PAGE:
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I'm confused where to use cmov instructions and where to use jump instructions in assembly?

From performance point of view:

  • What is the difference in both of them?
  • Which one is better?

If possible, please explain their difference with an example.

  • 4
    what processor/family are you asking about, add the relevant tag please. – old_timer Oct 2 '14 at 4:46
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movcc is a so-called predicated instruction. That's fancy-speak for "this instruction executes under a condition (predicate)".

Many processors, including the x86, after doing an arithmetic operation (especially compare instructions), sets the condition code bits to indicate the status of the result of the operation.

A conditional jump instruction checks the condition code bits for a status, and if true, jumps to a designated target.

Because the jump is conditional, and the processor typically has a deep pipeline, the condition code bits may literally not ready for the jmp instruction to process when the CPU encounters the jmp instruction. The chip designers could simply wait for the pipeline to drain (often many clock cycles), and then execute the jmp, but that would make the processor slow.

Instead, most of them choose to have a branch prediction algorithm, which predicts which way a conditional jump will go. The processor can then fetch, decode, and execute the predicted branch (or not), and continue fast execution, with the proviso that if the condition code bits that finally arrive turn out to be wrong for conditional (branch mispredict), the processor undoes all work it did after the branch, and re-executes the program going down the other path.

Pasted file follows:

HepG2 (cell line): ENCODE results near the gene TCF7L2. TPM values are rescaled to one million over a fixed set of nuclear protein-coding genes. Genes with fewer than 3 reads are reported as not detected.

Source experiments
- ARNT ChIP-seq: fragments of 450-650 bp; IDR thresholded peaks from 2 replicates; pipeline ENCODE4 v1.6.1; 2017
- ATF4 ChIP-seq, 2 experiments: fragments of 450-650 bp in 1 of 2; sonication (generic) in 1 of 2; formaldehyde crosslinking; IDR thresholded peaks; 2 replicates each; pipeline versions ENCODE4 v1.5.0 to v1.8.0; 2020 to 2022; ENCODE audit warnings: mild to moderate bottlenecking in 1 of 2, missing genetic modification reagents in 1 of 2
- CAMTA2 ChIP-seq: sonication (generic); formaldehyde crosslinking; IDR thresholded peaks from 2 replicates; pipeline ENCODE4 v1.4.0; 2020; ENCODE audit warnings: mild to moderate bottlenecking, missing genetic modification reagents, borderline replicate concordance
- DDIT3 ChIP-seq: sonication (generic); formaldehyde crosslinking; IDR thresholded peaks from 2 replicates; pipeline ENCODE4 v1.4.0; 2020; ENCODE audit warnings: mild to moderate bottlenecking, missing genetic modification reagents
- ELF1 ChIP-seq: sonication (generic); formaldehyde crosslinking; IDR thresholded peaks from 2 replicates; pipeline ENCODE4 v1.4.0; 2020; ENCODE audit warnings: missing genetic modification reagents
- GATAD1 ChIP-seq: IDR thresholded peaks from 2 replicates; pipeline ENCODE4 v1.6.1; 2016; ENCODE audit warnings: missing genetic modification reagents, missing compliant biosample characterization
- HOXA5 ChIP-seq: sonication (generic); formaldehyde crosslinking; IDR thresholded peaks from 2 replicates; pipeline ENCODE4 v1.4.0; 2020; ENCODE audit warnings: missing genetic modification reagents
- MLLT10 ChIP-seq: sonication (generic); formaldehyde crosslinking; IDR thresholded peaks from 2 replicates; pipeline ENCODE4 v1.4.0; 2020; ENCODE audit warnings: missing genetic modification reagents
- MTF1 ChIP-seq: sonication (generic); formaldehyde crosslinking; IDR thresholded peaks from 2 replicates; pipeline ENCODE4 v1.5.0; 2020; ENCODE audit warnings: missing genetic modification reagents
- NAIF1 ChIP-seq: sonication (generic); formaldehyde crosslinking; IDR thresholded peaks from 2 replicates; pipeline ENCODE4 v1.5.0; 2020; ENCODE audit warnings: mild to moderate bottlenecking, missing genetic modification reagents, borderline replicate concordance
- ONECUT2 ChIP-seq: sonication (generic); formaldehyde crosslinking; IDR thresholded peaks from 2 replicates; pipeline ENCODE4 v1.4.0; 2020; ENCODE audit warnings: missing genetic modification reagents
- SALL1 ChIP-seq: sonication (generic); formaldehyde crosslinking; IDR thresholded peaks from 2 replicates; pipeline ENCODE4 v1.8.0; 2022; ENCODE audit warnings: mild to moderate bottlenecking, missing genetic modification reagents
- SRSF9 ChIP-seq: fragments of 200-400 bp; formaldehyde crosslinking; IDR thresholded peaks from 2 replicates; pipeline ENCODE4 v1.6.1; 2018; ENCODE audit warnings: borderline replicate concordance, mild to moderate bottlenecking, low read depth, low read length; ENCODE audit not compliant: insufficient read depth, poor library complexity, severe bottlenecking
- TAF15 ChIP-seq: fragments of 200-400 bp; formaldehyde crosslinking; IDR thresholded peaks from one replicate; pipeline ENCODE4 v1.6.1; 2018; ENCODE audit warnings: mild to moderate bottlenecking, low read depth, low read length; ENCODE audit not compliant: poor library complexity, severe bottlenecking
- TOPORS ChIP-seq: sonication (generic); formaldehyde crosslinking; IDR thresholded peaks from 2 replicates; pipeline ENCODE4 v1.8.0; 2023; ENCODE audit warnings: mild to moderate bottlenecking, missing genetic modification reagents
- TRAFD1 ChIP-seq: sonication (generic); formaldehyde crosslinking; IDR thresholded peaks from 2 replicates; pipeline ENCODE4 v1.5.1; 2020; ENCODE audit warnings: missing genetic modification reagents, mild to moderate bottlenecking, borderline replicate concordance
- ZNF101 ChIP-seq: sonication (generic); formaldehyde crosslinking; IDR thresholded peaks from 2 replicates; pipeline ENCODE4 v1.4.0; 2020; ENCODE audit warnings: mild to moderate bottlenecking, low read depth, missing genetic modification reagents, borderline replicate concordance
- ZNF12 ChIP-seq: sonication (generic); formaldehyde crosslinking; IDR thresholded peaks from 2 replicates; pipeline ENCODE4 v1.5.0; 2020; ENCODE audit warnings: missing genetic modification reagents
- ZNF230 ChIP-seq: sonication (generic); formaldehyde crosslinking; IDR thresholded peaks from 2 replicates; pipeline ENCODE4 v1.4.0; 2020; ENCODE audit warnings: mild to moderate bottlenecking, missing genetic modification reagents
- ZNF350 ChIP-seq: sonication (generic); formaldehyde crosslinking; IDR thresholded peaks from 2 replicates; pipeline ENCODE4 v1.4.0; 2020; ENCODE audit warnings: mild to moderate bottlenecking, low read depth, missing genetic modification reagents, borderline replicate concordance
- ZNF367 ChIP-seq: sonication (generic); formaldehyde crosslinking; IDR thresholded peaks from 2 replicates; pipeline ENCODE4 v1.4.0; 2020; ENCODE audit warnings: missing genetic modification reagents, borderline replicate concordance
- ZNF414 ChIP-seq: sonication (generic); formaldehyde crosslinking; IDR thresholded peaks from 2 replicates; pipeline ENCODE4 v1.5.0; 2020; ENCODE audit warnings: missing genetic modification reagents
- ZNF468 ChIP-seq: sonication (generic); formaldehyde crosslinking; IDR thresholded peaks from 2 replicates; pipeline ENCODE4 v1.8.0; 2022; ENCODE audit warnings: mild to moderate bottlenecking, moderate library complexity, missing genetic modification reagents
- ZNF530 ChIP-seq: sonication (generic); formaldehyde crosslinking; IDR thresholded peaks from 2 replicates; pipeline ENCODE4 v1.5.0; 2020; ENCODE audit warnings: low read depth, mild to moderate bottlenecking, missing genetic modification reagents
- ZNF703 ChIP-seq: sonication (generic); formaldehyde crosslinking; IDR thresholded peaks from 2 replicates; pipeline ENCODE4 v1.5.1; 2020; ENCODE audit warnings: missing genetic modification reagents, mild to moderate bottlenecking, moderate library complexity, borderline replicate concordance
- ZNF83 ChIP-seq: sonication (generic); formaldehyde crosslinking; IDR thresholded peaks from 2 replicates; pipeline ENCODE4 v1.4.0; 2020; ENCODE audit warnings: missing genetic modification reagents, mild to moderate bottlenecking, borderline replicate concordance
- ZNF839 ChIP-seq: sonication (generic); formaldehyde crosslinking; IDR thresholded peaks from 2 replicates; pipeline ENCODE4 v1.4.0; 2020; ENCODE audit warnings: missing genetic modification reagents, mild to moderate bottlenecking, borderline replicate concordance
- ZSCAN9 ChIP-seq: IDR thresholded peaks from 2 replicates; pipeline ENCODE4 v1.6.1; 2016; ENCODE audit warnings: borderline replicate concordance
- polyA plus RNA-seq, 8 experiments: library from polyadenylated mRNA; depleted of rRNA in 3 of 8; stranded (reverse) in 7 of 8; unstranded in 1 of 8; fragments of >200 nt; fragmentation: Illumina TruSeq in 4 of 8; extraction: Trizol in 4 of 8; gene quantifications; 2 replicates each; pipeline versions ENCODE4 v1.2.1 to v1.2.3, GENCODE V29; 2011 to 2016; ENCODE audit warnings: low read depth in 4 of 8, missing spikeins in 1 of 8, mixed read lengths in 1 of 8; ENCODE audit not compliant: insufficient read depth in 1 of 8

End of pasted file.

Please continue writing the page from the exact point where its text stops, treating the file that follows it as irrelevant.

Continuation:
Conditional jumps are harder for pipelined execution than normal data dependencies, because they can change which instruction should be next in the stream of instructions flowing through the pipeline. This is called a control dependency, as opposed to a data dependency (like an add where both inputs are outputs of other recent instructions).

The branch predictors turn out to be very good, because most branches tend to have bias about their direction. (The branch at the end of most loops, is going to branch back to top, typically). So most of the time the processor doesn't have to back out of wrongly predicted work.

If the direction of the branch is highly unpredictable, then the processor will guess wrong about 50% of the time, thus have to back out work. That's expensive.

OK, now, one often finds code like this:

  cmp   ...
  jcc   $
  mov   register1, register2
$: ; continue here
  ...
  ; use register1

If the branch predictor guesses right, this code is fast, no matter which way the branch goes. If it guesses wrong a lot... ouch.

Thus the conditional move instruction. This is a move that conditionally moves data, based on the condition code bits. We can rewrite the above:

  cmp   ...
  movcc  register1, register2
$: ; continue here
  ...
  ; use register1